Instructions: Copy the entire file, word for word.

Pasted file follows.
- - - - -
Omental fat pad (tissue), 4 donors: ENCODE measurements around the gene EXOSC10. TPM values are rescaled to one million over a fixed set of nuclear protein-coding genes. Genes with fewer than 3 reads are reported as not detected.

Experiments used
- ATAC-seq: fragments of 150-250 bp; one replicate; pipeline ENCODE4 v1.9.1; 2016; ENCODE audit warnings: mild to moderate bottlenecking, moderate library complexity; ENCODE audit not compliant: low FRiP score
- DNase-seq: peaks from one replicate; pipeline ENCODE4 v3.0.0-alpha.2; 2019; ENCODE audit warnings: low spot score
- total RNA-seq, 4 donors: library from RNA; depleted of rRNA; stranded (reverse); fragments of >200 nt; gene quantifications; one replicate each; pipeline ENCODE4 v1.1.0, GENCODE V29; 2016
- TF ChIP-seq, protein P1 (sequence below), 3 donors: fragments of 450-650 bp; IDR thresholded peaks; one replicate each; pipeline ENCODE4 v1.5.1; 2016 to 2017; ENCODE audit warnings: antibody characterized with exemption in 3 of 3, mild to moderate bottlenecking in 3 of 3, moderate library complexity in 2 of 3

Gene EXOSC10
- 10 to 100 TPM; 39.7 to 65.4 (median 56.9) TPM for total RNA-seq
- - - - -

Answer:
Omental fat pad (tissue), 4 donors: ENCODE measurements around the gene EXOSC10. TPM values are rescaled to one million over a fixed set of nuclear protein-coding genes. Genes with fewer than 3 reads are reported as not detected.

Experiments used
- ATAC-seq: fragments of 150-250 bp; one replicate; pipeline ENCODE4 v1.9.1; 2016; ENCODE audit warnings: mild to moderate bottlenecking, moderate library complexity; ENCODE audit not compliant: low FRiP score
- DNase-seq: peaks from one replicate; pipeline ENCODE4 v3.0.0-alpha.2; 2019; ENCODE audit warnings: low spot score
- total RNA-seq, 4 donors: library from RNA; depleted of rRNA; stranded (reverse); fragments of >200 nt; gene quantifications; one replicate each; pipeline ENCODE4 v1.1.0, GENCODE V29; 2016
- TF ChIP-seq, protein P1 (sequence below), 3 donors: fragments of 450-650 bp; IDR thresholded peaks; one replicate each; pipeline ENCODE4 v1.5.1; 2016 to 2017; ENCODE audit warnings: antibody characterized with exemption in 3 of 3, mild to moderate bottlenecking in 3 of 3, moderate library complexity in 2 of 3

Gene EXOSC10
- 10 to 100 TPM; 39.7 to 65.4 (median 56.9) TPM for total RNA-seq